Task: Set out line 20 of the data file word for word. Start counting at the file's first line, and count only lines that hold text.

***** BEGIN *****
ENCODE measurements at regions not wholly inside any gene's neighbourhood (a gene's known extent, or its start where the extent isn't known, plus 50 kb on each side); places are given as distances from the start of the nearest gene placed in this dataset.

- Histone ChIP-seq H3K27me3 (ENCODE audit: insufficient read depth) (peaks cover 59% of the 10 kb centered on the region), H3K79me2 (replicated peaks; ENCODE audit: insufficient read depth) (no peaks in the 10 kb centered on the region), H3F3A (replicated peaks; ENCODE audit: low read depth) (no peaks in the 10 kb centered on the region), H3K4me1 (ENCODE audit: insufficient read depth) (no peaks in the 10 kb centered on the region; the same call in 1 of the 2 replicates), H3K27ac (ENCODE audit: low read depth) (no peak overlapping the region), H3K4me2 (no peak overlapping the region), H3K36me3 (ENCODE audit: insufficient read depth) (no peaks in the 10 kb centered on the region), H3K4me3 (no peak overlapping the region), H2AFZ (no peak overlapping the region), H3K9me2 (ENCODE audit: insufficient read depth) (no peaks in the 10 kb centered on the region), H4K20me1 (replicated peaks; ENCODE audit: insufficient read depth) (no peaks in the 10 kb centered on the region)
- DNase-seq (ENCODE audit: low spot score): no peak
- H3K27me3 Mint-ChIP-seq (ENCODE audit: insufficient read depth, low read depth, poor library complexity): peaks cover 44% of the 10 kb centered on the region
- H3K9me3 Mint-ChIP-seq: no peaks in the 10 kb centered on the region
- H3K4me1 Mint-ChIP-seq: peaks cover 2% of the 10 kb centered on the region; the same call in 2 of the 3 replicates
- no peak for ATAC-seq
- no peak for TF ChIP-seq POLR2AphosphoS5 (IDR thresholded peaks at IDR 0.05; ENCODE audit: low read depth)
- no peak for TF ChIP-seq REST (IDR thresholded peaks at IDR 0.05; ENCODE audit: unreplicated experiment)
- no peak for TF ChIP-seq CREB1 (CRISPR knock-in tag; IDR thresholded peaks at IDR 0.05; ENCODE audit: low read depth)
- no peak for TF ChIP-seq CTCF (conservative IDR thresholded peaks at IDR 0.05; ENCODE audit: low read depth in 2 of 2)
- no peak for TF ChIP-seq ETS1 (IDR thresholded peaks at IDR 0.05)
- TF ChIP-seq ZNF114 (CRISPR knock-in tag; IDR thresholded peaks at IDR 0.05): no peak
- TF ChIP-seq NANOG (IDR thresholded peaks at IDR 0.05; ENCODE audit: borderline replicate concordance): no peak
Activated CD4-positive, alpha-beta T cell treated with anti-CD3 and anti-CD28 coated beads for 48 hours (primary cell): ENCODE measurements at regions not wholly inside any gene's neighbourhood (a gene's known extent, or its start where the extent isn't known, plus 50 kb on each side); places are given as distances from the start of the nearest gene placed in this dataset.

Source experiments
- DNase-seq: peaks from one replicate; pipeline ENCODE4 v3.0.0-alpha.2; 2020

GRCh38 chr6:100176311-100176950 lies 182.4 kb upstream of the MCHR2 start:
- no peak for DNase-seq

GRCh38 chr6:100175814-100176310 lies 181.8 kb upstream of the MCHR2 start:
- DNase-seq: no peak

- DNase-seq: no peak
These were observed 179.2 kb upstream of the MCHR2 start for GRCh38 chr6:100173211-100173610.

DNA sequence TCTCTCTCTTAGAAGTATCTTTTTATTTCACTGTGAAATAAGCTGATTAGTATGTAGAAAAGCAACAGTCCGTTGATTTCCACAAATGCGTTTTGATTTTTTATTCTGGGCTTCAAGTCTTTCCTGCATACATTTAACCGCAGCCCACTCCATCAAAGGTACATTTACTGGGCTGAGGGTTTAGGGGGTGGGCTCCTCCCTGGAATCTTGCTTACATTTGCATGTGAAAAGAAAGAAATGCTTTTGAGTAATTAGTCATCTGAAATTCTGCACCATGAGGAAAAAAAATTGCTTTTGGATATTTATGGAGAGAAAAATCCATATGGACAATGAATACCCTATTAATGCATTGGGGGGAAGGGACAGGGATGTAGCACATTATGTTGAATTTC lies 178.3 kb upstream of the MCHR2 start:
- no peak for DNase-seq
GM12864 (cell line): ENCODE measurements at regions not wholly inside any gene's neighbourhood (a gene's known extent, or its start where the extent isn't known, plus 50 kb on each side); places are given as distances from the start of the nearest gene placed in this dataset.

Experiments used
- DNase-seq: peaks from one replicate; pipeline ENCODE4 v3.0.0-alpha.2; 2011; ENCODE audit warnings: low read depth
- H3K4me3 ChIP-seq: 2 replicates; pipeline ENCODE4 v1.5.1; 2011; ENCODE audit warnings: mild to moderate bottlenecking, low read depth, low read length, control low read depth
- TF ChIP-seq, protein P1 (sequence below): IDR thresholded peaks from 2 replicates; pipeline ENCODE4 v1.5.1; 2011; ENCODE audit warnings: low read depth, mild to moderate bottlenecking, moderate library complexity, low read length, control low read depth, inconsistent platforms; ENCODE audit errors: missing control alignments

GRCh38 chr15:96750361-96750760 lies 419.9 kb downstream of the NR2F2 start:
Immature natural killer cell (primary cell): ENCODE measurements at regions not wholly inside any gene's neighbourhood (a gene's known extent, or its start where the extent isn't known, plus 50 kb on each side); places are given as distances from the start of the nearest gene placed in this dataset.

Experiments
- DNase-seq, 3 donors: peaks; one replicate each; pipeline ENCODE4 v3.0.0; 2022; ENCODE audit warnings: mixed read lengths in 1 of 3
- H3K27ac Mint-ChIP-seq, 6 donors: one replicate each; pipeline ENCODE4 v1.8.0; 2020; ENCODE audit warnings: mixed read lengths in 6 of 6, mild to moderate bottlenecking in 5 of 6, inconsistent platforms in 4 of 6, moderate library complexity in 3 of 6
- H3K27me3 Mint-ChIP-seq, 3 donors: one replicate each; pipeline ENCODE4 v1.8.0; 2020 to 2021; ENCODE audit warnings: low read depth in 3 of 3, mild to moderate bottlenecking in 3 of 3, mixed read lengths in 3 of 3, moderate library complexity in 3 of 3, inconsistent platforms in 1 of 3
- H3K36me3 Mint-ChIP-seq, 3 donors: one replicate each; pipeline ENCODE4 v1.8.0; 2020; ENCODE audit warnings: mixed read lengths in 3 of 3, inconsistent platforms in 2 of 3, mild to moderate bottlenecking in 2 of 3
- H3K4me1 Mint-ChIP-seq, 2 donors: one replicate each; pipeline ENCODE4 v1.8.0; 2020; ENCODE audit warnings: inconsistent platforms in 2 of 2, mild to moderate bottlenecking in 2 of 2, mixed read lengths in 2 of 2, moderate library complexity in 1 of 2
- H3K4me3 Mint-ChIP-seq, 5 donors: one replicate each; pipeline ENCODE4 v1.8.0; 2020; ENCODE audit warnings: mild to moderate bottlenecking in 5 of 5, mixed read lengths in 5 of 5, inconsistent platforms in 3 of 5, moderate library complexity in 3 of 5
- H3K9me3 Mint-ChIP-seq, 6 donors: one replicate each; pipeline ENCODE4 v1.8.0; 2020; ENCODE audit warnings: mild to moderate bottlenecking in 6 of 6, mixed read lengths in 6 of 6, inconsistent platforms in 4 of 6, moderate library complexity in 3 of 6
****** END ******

GRCh38 chr6:100175814-100176310 lies 181.8 kb upstream of the MCHR2 start: